In a previous article (“What Are Your Rights If Undocumented and ICE Stops You on the Street?”), we informed you that all people living in the United States, including undocumented immigrants, have certain U.S. Constitutional rights. We further advised you of your rights if you are undocumented and ICE agents stop you on the street or in a public place.
The following are your rights if ICE agents visit your home:
1. You do not have to open the door unless the officers have a valid ICE warrant.
- The warrant must have a) your correct name and address on it, and 2) be signed by a judge.
- If the officers say they have a valid warrant, ask them to slide it under the door for you to confirm it has your correct name and address, and is signed by a judge.
- If the warrant does not have your correct name and address on it, and is not signed by a judge, you do not need to open the door. ICE agents often try to use a “warrant” which is not signed by a judge, so look at the document carefully.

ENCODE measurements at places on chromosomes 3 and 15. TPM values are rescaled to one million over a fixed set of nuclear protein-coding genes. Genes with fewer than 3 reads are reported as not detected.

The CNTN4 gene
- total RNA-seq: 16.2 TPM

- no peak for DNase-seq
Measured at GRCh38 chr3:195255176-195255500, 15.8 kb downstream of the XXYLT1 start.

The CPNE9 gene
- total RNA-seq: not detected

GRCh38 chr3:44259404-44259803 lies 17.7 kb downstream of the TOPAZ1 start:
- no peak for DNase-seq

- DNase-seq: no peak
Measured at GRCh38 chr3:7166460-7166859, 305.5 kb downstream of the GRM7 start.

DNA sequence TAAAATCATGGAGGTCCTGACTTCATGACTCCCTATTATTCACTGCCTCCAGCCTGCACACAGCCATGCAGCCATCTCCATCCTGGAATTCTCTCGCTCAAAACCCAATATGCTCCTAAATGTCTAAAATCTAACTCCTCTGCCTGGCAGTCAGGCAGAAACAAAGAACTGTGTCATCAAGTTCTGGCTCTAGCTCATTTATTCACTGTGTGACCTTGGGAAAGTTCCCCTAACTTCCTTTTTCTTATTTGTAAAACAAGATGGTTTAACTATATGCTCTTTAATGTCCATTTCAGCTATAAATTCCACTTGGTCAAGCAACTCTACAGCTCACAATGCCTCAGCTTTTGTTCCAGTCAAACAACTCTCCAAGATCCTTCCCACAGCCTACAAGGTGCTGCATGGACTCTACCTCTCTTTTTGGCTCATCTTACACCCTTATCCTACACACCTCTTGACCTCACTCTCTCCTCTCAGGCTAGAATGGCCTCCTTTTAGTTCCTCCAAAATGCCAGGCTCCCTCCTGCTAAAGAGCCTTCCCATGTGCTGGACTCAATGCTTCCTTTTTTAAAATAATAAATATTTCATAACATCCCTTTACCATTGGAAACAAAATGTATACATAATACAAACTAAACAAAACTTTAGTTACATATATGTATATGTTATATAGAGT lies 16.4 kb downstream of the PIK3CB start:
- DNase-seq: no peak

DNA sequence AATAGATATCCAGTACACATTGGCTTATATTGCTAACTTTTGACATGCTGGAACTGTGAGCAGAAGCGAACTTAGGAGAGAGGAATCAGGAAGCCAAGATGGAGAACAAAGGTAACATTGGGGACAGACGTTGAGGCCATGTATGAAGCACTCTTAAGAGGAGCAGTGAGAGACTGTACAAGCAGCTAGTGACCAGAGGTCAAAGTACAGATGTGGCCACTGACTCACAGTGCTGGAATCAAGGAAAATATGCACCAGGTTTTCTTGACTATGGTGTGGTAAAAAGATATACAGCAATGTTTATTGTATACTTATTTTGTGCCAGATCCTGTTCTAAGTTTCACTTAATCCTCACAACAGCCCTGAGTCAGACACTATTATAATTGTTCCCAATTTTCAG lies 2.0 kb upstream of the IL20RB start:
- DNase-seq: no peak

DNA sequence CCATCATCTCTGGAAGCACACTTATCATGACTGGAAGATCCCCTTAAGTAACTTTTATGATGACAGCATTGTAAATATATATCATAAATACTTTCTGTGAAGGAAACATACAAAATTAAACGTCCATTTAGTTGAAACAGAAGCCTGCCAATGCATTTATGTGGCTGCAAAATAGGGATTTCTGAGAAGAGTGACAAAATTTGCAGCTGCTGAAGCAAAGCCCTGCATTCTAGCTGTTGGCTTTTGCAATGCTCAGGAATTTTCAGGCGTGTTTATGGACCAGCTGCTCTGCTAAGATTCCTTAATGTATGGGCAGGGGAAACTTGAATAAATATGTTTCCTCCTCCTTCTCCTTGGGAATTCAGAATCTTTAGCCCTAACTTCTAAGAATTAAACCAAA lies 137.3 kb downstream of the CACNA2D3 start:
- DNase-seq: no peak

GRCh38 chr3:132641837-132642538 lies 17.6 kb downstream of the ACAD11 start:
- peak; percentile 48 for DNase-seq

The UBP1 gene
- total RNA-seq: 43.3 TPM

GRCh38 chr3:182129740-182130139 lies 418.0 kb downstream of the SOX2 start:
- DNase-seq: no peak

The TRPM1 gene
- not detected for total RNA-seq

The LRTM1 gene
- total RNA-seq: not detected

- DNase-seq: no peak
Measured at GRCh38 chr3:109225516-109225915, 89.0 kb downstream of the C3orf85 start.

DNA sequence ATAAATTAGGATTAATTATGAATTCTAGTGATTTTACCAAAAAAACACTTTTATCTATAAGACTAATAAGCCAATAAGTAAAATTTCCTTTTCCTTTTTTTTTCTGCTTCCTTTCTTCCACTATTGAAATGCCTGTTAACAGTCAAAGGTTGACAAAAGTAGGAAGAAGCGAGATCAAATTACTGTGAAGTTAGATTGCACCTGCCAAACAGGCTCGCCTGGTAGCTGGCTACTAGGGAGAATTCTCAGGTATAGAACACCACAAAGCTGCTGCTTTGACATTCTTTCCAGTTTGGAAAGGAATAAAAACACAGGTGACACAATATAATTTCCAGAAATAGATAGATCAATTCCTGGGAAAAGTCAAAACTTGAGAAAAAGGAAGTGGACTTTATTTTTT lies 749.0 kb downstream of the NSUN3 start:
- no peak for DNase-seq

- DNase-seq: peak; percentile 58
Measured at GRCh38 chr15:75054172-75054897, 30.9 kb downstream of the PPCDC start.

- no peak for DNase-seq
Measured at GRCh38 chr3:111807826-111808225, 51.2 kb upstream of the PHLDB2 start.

- If the ICE warrant is valid, you must open the door but the agents may not enter your home unless you agree to let them in.
- The focus of this article is ICE warrants. Other types of warrants, such as, “arrest warrants”, may provide for agents/officers to enter your home without your consent.
2. You have the right to remain silent.
- If the ICE agents have a valid warrant, you must open the door but you do not have to speak to them or answer any questions.
- If you choose to remain silent, say so out loud.
- If you are asked where you were born or how you entered the United States, you may remain silent.
3. You have the right to refuse to show any identity documents that say what country you are from.
- Do not show any false documents.
- Do not lie.
4. You have the right to speak to a lawyer.
- If you are detained or taken into custody, you have the right to immediately contact your lawyer.
- If you do not have a lawyer, you may ask for a list of pro bono lawyers.
- You may refuse to sign any paperwork until you have had the opportunity to speak to a lawyer.
If you want more information about your rights or learn if you might be eligible for immigration benefits or relief, contact the Law Offices of Azita M. Mojarad, P.C. by e-mailing firstname.lastname@example.org or calling 312.641-0771.